It’s hard to believe that the official start to winter has only just arrived. We’ve had snow on the ground consistently since the beginning of November (although I managed to sneak in some bonus gardening anyway) and the days are so short that it feels like it’s been winter for quite some time.
My first seed catalog arrived weeks ago. It seems that they never used to arrive until January, seed companies seem to be using the same strategy as the big box stores in advancing the shopping season as early as possible. So now we can buy 2019 seeds while its still 2018, and shop for a Halloween costume on July 5th. Also, my local grocery store is selling a Baker Creek Seeds has a $10 catalog that lists every single plant they offer. A tempting purchase, but I’ll stick with their free catalog.
The reason that I don’t need the encyclopedic catalog is because I tend to stick with a few varieties of veggies every year, rather than going nuts and trying a million things. So far I have a small list of my favorites, but I thought that I would share them here in the hopes that you’d reciprocate and tell me yours. Here’s the (very) short list:
Some Veggie Varieties that I’m Digging
I love green beans. So much so that I’m going to plant one half of one of my gardens next year to green beans: I have some extra space and want to take advantage of the nitrogen-fixing benefits of beans while growing my favorite veggie. For years I grew the Blue Lake S-7 Pole Bean from Jung’s Seeds and had great success. The plants grow to well over 6-feet tall on bamboo tripods (teepees) and are easy to pick. I didn’t need to purchase anything else from Jung’s last year, so I took the opportunity to try out some heirloom varieties. The Seed Saver’s Exchange Lazy Housewife variety was a good alternative for a pole bean; it was productive and tender overall. If left too long, it would develop a reddish tinge and become a tough, but this was avoidable with regular picking.
I also tried out two bush bean varieties from Seed Saver’s: the green Ideal Market Bean and the Royalty Purple Pod Bean.
The Ideal Market Bean is a solid pick. I enjoyed the novelty of the purple bean, although these beans do turn green (and a kind of drab, less appetizing shade of green) when cooked. Overall, I enjoyed the bush beans because they matured earlier than the pole beans (I’ll continue to grow both to maximize the harvest season) and because they created a continuous “canopy” that shaded out most weeds.
But enough about beans. Let’s talk other legumes. I am in love love love with the Swenson Swedish Pea from Seed Saver’s Exchange. This snow pea was a change from the Jung’s Oregon Giant that I’ve grown for the past 10 years, and it was 100% worth it. I trellis my peas by cutting a piece of welded wire fence into a 3-foot section and staking it to stand vertically. This worked well for the Oregon Giant, which grows about 4-feet tall. But it did not work as well for the Swenson pea variety that grew to be more than 6-feet tall, which grew up the fence, and then flopped back all the way to the ground. Even more amazing was that the Swenson pea plants continued to produce into August despite our hot summer weather.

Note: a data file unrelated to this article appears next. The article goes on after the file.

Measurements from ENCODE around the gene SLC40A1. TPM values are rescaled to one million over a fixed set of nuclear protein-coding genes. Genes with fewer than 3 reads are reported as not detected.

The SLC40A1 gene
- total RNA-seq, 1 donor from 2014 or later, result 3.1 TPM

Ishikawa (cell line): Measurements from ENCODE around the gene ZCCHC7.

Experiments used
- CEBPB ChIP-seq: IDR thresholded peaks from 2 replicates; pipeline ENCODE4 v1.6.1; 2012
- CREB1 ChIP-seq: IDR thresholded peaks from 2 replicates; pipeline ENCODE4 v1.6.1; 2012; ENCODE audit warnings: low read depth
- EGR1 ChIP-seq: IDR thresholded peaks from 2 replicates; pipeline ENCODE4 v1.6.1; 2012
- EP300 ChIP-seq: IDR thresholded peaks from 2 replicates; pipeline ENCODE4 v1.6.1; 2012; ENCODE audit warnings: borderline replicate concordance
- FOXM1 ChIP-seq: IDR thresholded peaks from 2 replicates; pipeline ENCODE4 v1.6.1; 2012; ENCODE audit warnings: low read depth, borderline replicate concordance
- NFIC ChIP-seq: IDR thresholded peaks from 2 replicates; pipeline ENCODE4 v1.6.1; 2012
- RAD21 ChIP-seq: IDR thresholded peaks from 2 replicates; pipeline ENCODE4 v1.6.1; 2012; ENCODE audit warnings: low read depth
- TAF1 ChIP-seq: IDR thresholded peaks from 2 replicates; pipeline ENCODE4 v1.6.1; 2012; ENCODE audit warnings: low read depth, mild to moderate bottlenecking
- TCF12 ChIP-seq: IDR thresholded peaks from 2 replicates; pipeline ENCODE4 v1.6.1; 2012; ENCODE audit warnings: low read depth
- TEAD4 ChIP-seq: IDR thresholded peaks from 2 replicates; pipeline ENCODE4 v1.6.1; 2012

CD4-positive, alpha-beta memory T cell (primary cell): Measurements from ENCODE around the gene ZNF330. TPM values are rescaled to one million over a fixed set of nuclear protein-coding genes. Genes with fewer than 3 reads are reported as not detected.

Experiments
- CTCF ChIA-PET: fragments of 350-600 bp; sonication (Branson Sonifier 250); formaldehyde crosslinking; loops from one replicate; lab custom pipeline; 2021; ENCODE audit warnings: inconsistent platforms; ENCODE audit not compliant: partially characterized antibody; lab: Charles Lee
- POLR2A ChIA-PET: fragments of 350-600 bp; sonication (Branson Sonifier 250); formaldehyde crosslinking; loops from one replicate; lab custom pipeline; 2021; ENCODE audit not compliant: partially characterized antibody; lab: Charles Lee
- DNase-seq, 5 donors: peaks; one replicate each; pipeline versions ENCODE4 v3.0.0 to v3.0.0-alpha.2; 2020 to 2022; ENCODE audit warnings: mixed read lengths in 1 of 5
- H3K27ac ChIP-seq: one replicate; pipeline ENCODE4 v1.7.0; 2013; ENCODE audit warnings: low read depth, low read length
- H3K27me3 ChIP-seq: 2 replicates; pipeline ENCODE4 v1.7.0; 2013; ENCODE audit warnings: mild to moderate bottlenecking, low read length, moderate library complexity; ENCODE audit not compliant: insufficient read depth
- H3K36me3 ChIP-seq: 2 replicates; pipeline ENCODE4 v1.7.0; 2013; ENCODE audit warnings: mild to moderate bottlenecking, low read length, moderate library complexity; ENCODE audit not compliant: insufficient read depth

My last notable pick from Seed Saver’s Exchange was Grandma Hadley’s Lettuce. Usually I’m indifferent to lettuce varieties and just select whatever mesclun mix or green leaf variety that’s handy. But I will definitely be growing more of this head lettuce. I planted this lettuce late, but it persisted in spite of our very lettuce-unfriendly hot weather. It was also able to get a reasonable second cutting off of some of the plants, which was a delightful bonus.
I’ve found myself recommending the Chioggia beet to several people this year. My packet of seeds is several years old and I don’t know where it came from, but this variety is available from many places. I love it because it is—prepare to be amazed!—a beet that doesn’t taste like dirt. Or stain your hands. The Chioggia beet has pretty concentric white and purple rings, as well as a sweet taste that delicious when roasted.
Another vegetable that I grew last year that I will definitely grow again is the Lancelot Leek from Dixondale Farms. I decided to grow leeks on a bit of a whim (A bit of #yolo?) and can’t imagine ever not-growing them again. They easily meet my two major requirements for garden vegetables, which are (1) easy and (2) edible. Even when my garden was flooded twice this year, these plants waited (er… waded?) it out and kept on growing.
What Else to Grow?
The seed catalogs are already here, and there’s only about 20 more weeks until the garden season really gets going. It’s time to start making a list of seeds and plants to buy for the next growing season! 🙂
Looking for ideas for what seeds to buy? I’ve written about where I buy my gardening seeds, and Kathy Purdy at Cold Climate Gardening has a great list of merchants related to gardening in colder locations.
What about you? I’d love your recommendations on veggie or plant varieties to try out this coming year. Please leave a comment below.